Thursday, 17 August 2017
We’ve just organised our next DIY fly fishing holiday in the Bahamas – 6 weeks this time – in Spring 2018. So that gives us plenty of time to tie all the various flies we will need, or rather James, as I review all the current boxes to determine which flies we are low on and leave the tying to him. However this time I may have a go myself, just so I can say that I’ve caught a bone on a fly I’ve tied. So that will only be 199 more for James to tie ;-)
As we will have a few target species – bonefish, shark, barracuda, jacks, snappers, garfish, ladyfish, grunts, possibly permit and tarpon – there’s quite a selection of flies to tie. Plus we need a range with weed-guards and some without, some weighted and some not. The thing about the Bahamas is that there is such a variety of places to fish: for skinny water with mostly sandy bottoms we would use non-weighted non-weed-guarded flies; for deeper water – weighted flies; and for rocky bottoms – weed-guarded flies. Though it can be difficult tying weed-guards as there is a delicate balance between improving the anti-fouling ability and affecting the hook-hold.
Friday, 18 August 2017
2017. August. Late summer. Finally a good day after all the rain and cold … it felt like the first day of proper trout fishing. I was lucky that Per Skåle of Skålestrømmen invited me to stay a few days at his hut. The good man even managed to order proper weather …
I fished every day til about 1am. When it got dark the action really started.
The fish gather in the faster water running off the upper lake. A good spot for bigger fish is right at the edge. It´s tricky fishing a s there are long casts with small flies required. The various currents don´t make it much easier. Plus one looks right into the low sun. Anyway - I´m just building up to the finale - I managed to invite too good fish to dinner.
One very nice trout which took a Griffiths Gnat with vengeance, and a super beautiful arctic char. I have not caught many char and this one is by far the most beautiful. The colours of these fish make my heart stop and beat faster and harder at the same time. The night before I had hooked on, but made the mistake of putting to much pressure on him. Not this time though.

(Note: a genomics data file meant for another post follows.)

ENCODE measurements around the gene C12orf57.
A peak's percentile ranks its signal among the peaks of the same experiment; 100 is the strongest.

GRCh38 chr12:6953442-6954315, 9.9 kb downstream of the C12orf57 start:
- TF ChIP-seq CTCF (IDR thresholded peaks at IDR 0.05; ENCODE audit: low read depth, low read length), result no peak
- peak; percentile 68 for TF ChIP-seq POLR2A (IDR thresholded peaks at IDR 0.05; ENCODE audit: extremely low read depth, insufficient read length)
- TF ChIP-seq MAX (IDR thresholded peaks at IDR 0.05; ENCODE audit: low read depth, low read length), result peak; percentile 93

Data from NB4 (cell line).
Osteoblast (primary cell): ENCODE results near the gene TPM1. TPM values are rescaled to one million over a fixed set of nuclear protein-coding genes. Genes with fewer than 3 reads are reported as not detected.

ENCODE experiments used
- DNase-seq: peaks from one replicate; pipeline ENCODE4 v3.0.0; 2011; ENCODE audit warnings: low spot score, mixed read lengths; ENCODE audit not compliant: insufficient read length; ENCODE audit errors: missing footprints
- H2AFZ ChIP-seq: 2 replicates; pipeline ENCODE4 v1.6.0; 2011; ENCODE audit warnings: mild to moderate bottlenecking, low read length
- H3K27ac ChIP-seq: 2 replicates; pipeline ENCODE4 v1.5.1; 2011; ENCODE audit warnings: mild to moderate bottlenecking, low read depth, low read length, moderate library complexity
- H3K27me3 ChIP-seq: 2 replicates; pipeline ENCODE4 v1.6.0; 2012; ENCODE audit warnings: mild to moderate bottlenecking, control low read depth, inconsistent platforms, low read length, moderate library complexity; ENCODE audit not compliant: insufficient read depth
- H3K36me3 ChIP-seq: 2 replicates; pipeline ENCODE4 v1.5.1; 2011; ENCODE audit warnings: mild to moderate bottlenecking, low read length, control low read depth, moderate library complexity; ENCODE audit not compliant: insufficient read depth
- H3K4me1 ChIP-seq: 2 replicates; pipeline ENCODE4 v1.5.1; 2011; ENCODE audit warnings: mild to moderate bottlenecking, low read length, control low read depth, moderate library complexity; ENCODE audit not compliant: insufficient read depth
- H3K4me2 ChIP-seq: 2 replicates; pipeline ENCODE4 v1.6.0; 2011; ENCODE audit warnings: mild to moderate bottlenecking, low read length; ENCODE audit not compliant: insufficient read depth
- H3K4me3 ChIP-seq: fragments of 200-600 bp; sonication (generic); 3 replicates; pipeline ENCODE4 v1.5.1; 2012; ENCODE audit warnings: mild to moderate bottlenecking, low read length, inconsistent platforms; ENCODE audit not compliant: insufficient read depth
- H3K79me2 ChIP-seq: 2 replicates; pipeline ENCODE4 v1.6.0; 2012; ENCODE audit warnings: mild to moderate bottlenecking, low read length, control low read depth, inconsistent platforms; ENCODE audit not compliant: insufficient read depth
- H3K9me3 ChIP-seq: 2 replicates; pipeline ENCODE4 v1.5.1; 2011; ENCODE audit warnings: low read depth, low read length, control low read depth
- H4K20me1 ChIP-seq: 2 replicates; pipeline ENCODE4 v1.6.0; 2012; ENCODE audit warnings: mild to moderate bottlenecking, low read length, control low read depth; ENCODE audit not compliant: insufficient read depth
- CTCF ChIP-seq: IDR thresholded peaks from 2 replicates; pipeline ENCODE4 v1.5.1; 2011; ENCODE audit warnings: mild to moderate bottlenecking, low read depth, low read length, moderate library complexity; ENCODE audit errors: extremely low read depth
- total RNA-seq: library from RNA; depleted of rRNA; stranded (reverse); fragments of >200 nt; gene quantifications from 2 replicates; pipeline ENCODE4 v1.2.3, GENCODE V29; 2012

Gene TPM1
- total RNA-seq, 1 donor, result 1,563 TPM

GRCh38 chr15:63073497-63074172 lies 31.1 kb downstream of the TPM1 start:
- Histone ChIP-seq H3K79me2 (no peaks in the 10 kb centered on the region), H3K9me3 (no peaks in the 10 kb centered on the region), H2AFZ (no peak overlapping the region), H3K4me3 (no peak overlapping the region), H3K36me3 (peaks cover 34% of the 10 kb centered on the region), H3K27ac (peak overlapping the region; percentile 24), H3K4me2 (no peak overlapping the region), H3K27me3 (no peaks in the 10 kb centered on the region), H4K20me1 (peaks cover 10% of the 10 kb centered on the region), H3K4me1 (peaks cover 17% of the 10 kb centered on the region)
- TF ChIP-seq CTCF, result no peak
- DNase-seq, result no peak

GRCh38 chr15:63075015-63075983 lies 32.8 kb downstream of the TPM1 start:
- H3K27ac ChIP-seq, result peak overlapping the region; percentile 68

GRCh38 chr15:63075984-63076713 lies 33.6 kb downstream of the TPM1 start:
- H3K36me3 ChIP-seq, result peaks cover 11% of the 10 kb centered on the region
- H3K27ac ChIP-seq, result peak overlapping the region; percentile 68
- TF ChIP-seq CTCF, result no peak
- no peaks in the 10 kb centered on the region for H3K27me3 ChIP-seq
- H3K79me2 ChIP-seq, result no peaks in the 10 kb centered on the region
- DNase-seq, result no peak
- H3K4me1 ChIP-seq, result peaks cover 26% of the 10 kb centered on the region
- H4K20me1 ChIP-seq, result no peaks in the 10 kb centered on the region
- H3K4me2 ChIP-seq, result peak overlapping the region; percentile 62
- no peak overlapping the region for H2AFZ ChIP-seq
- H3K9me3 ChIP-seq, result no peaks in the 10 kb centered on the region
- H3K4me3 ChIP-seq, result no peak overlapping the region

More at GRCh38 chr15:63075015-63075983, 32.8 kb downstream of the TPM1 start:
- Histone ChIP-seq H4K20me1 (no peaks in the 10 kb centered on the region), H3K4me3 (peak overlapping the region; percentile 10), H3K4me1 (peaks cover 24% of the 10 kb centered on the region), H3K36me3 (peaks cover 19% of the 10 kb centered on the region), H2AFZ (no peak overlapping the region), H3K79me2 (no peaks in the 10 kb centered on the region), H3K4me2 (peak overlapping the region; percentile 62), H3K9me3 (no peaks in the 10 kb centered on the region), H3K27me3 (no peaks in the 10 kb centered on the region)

Foam and socks
Saturday, 12 August 2017
As you can see in the picture, live from my little tent camp (in the rain), I've been fishing foam beetles for sea trout. That's a great way to catch river sea trout, and really effective sometimes (although I didn't have any luck yesterday). Fished upstream and actively a foam beetle can illicit exciting strikes from sea trout. But that's really for another FP, because it's the fly hanging on the lid of the box I want to write about.
Thoughts Regarding Callibaetis Nymphs
Sunday, 13 August 2017
Callibaetis and damselflies have been dominating the trout’s menu on my local stillwaters recently, so of course they are also the insects that my mind has been feasting on. In particular, the morning Callibaetis emergences have provided my friends and me with some really fun fishing opportunities. The great thing about being into a great hatch over the span of a couple of weeks is that you really get to dial things in and experiment with what works and what doesn’t work as well. So with that in mind, here are a few thoughts that I’ve been having as it refers to the nymphal stage of Callibaetis in particular.